Sometime in 1853, or perhaps in 1854, the first building erected by the public in Los Angeles County was put together here of brick baked in the second kiln ever fired in the city. It was the Town Jail on the site of the present Phillips Block,[9] at the northwest corner of Spring and Franklin streets. This building took the place of the first County Jail, a rude adobe that stood on the hill back of the present National Government Building. In that jail, I have understood, there were no cells, and prisoners were fastened by chains to logs outside.

Zanja water was being used for irrigation when I arrived. A system of seven or eight zanjas, or open ditches—originated, I have no doubt, by the Catholic Fathers—was then in operation, although it was not placed under the supervision of a Zanjero, or Water Commissioner, until 1854. These small surface canals connected at the source with the zanja madre, or mother ditch, on the north side of the town, from which they received their supply; the zanja madre itself being fed from the river, at a point a long way from town. The Zanjero issued permits, for which application had to be made some days in advance, authorizing the use of the water for irrigation purposes. A certain amount was paid for the use of this water during a period of twelve hours, without any limit as to the quantity consumed, and the purchaser was permitted to draw his supply both day and night.

Water for domestic uses was a still more expensive luxury. Inhabitants living in the immediate neighborhood of zanjas, or near the river, helped themselves; but their less-fortunate brethren were served by a carrier, who charged fifty cents a week for one bucket a day, while he did not deliver on Sunday at all. Extra requirements were met on the same basis; and in order to avoid an interruption in the supply, prompt settlement of the charge had to be made every Saturday evening. This character was known as Bill the Waterman. He was a tall American, about thirty or thirty-five years old; he had a mustache, wore long, rubber boots coming nearly to his waist, and presented the general appearance of a laboring man; and his somewhat rickety vehicle, drawn by two superannuated horses, slowly conveyed the man and his barrel of about sixty gallons capacity from house to house. He was a wise dispenser, and quite alert to each household's needs.

Bill obtained his supply from the Los Angeles River, where at best it was none too clean, in part owing to the frequent passage of the river by man and beast. Animals of all kinds, including cattle, horses, sheep, pigs, mules and donkeys, crossed and recrossed the stream continually, so that the mud was incessantly stirred up, and the polluted product proved unpalatable and even, undoubtedly, unhealthful. To make matters worse, the river and the zanjas were the favorite bathing-places, all the urchins of the hamlet disporting themselves there daily, while most of the adults, also, frequently immersed themselves. Both the yet unbridged stream and the zanjas, therefore, were repeatedly contaminated, although common sense should have protected the former to a greater or less extent; while as to the latter there were ordinances drawn up by the Common Council of 1850 which prohibited the throwing of filth into fresh water designed for common use, and also forbade the washing of clothes on the zanja banks. This latter regulation was disobeyed by the native women, who continued to gather there, dip their soiled garments in the water, place them on stones and beat them with sticks, a method then popular for the extraction of dirt.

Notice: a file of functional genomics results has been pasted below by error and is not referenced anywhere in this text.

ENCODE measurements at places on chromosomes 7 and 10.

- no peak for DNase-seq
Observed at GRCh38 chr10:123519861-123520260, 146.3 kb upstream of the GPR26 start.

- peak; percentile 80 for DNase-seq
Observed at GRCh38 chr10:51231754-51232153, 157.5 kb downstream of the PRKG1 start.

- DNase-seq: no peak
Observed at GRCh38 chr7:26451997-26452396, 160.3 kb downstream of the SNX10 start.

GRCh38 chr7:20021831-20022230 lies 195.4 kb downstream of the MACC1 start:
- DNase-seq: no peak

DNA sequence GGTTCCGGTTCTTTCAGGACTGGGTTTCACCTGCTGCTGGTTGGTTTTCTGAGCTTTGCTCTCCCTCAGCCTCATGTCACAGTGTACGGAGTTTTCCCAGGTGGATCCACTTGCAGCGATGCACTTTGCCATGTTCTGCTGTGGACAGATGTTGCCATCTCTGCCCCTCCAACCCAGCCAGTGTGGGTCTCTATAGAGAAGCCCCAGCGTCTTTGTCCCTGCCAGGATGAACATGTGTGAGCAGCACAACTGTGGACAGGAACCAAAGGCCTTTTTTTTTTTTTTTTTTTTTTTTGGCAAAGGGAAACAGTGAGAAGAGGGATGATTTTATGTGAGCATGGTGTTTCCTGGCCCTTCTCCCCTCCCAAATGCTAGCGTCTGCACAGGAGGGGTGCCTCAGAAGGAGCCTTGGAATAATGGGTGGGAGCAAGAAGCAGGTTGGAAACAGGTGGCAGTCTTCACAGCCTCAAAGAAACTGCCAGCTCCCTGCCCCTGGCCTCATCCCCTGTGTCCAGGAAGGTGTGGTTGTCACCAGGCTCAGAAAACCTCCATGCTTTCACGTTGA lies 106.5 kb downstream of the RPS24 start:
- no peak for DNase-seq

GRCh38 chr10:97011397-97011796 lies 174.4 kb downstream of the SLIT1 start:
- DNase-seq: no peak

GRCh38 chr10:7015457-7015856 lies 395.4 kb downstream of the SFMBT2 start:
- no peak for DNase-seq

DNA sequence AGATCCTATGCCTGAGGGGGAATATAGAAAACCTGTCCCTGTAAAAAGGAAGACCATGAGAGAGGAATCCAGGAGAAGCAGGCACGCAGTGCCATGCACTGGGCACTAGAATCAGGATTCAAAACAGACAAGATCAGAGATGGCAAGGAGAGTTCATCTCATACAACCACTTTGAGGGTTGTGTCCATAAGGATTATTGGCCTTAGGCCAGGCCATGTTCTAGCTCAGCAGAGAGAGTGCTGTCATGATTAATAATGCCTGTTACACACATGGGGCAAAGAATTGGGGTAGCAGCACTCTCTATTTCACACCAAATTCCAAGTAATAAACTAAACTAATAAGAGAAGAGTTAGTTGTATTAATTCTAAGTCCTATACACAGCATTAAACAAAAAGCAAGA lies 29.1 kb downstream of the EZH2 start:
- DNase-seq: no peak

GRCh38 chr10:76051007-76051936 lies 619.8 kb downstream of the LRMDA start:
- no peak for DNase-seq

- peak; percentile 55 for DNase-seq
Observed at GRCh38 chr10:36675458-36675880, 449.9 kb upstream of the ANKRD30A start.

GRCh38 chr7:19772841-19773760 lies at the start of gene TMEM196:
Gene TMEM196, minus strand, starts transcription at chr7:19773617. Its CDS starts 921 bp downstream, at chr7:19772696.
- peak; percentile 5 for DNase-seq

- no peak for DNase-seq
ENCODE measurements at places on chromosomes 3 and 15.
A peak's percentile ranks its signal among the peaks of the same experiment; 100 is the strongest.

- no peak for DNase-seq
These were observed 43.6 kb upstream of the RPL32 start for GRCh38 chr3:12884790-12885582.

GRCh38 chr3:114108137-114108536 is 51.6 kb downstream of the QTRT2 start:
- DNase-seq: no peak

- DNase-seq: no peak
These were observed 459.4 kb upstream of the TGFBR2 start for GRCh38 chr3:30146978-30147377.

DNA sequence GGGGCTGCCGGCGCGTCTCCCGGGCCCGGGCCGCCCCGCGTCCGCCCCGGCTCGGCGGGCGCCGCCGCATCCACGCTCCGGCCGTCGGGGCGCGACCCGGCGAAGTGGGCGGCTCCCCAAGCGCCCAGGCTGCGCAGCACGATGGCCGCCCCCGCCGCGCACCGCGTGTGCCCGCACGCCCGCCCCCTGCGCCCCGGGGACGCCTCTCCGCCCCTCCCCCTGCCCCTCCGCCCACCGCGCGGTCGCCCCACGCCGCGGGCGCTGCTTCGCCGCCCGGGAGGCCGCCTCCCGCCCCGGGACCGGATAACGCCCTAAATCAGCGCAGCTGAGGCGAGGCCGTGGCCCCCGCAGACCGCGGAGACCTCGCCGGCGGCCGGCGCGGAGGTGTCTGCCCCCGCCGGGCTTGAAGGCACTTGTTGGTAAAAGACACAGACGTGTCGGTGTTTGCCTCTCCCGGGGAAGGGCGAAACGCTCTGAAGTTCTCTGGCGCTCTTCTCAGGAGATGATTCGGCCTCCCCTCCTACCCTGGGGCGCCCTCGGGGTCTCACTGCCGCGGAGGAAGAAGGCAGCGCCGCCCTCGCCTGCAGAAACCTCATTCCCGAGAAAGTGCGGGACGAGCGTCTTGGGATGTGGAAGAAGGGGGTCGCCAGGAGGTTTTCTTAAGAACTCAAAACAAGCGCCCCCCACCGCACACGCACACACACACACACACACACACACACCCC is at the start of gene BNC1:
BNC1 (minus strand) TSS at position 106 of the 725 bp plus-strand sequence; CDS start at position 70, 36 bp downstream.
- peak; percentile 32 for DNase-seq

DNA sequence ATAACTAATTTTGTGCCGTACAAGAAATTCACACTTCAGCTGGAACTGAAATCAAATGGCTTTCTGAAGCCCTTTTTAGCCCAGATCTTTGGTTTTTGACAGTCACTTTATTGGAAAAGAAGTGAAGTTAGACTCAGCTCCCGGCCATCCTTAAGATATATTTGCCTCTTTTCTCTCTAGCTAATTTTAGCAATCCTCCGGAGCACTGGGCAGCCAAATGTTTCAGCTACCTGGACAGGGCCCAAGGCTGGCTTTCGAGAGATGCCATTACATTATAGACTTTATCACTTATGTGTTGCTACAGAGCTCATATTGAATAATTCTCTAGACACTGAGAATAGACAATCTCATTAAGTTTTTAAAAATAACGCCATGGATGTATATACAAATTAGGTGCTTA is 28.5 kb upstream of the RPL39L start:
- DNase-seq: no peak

Besides Bill the Waterman, Dan Schieck was a water-vender, but at a somewhat later date. Proceeding to the zanja in a curious old cart, he would draw the water he needed, fresh every morning, and make daily deliveries at customers' houses for a couple of dollars a month. Schieck forsook this business, however, and went into draying, making a specialty of meeting Banning's coaches and transferring the passengers to their several destinations. He was a frugal man, and accumulated enough to buy the southwest corner of Franklin and Spring streets. As a result, he left property of considerable value. He died about twenty-five years ago; Mrs. Schieck, who was a sister of John Fröhling, died in 1874.

Just one more reference to the drinking-water of that period. When delivered to the customer, it was emptied into ollas, or urn-shaped vessels, made from burned clay or terra cotta. Every family and every store was provided with at least one of these containers which, being slightly porous, possessed the virtue (of particular value at a time when there was no ice) of keeping the water cool and refreshing. The olla commonly in use had a capacity of four or five gallons, and was usually suspended from the ceiling of a porch or other convenient place; while attached to this domestic reservoir, as a rule, was a long-handled dipper generally made from a gourd. Filters were not in use, in consequence of which fastidious people washed out their ollas very frequently. These wide-mouthed pots recall to me an appetizing Spanish dish, known as olla-podrida, a stew consisting of various spiced meats, chopped fine, and an equally varied assortment of vegetables, partaken of separately; all bringing to mind, perhaps, Thackeray's sentimental Ballad of Bouillabaisse. Considering these inconveniences, how surprising it is that the Common Council, in 1853, should have frowned upon Judge William G. Dryden's proposition to distribute, in pipes, all the water needed for domestic use.